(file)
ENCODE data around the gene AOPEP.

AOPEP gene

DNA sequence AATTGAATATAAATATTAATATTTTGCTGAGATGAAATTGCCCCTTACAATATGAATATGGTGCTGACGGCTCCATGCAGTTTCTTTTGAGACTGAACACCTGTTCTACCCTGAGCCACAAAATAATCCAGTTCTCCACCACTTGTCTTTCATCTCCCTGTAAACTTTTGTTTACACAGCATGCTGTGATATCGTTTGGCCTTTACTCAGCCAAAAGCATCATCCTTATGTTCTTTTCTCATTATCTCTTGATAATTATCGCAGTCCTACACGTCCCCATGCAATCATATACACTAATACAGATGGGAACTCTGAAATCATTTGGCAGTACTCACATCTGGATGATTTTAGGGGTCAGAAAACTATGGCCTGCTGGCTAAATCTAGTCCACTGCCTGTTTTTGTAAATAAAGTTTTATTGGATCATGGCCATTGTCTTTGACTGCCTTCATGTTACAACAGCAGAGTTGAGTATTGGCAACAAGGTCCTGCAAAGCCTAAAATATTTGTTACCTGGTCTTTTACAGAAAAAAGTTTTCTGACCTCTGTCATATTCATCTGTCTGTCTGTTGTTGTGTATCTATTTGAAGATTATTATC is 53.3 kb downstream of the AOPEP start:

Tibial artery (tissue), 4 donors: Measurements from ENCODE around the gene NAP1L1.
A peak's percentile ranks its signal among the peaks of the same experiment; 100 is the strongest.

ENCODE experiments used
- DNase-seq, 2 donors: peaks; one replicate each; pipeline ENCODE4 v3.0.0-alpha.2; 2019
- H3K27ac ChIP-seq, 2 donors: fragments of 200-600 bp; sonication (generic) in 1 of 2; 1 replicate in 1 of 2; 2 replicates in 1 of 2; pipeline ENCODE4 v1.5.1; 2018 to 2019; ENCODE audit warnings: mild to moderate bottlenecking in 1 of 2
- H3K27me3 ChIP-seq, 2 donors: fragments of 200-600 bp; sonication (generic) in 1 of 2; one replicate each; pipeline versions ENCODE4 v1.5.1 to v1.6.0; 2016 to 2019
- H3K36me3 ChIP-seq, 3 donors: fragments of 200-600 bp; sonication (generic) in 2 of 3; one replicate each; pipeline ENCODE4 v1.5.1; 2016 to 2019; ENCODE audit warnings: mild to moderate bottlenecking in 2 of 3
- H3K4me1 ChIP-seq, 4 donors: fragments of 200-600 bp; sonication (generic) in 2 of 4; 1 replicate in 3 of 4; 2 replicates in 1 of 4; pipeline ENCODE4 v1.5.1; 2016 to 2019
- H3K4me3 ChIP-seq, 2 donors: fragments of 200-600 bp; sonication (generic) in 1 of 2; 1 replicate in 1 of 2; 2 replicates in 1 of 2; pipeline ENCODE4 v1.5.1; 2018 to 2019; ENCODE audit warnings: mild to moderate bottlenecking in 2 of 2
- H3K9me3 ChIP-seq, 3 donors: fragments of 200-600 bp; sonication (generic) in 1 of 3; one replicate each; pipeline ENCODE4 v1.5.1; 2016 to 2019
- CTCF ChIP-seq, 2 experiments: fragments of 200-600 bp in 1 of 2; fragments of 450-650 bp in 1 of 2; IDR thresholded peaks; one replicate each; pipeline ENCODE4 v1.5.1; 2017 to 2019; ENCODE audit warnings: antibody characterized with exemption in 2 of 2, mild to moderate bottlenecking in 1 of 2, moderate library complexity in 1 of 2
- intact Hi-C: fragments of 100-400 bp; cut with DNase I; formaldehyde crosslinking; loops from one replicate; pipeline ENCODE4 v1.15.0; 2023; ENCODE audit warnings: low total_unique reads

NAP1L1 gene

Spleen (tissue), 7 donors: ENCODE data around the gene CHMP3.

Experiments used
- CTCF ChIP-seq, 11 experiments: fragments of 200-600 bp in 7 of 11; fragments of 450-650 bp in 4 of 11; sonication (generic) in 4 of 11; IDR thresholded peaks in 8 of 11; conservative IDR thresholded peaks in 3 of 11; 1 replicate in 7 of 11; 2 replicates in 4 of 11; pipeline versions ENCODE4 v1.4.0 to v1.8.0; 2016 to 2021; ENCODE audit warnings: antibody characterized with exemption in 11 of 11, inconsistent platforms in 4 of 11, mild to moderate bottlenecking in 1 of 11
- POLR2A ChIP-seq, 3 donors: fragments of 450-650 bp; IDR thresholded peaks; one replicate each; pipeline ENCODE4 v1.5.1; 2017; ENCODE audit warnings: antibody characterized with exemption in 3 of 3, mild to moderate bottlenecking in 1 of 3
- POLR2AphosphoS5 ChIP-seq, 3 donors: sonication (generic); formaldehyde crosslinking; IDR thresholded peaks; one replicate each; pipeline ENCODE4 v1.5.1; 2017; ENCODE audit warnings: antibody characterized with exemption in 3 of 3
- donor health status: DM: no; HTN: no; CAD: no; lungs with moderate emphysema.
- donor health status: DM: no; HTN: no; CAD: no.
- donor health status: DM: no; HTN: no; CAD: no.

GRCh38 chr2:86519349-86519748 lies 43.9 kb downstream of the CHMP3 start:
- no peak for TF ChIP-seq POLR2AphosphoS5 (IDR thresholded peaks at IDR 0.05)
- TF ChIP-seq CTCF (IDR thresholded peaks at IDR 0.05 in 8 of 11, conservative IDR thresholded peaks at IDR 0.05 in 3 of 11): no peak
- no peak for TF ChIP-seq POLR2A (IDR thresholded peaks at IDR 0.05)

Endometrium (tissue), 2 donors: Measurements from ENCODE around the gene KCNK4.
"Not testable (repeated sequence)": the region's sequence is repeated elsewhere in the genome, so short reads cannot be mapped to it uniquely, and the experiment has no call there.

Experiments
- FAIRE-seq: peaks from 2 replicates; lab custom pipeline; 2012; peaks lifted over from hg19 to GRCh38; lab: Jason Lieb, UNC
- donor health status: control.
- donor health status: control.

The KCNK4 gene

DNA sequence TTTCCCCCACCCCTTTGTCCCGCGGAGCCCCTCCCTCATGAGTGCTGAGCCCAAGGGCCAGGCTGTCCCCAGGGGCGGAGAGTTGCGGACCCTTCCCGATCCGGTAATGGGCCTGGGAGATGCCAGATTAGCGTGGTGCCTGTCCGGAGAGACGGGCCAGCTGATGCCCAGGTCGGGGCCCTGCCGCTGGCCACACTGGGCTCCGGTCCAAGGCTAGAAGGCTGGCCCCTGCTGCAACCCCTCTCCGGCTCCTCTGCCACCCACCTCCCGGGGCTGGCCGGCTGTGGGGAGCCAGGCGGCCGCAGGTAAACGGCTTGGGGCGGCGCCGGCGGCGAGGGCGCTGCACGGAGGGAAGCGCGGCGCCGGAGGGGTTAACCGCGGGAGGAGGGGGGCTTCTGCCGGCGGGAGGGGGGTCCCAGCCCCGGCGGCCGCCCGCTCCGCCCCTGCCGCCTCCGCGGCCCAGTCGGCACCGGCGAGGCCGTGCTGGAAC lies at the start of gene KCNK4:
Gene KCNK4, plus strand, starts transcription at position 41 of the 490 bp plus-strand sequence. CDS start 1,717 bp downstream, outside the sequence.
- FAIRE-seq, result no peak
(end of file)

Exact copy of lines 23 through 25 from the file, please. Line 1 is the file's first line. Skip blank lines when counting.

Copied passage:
- donor health status: DM: no; HTN: no; CAD: no.
- donor health status: DM: no; HTN: no; CAD: no.

GRCh38 chr2:86519349-86519748 lies 43.9 kb downstream of the CHMP3 start: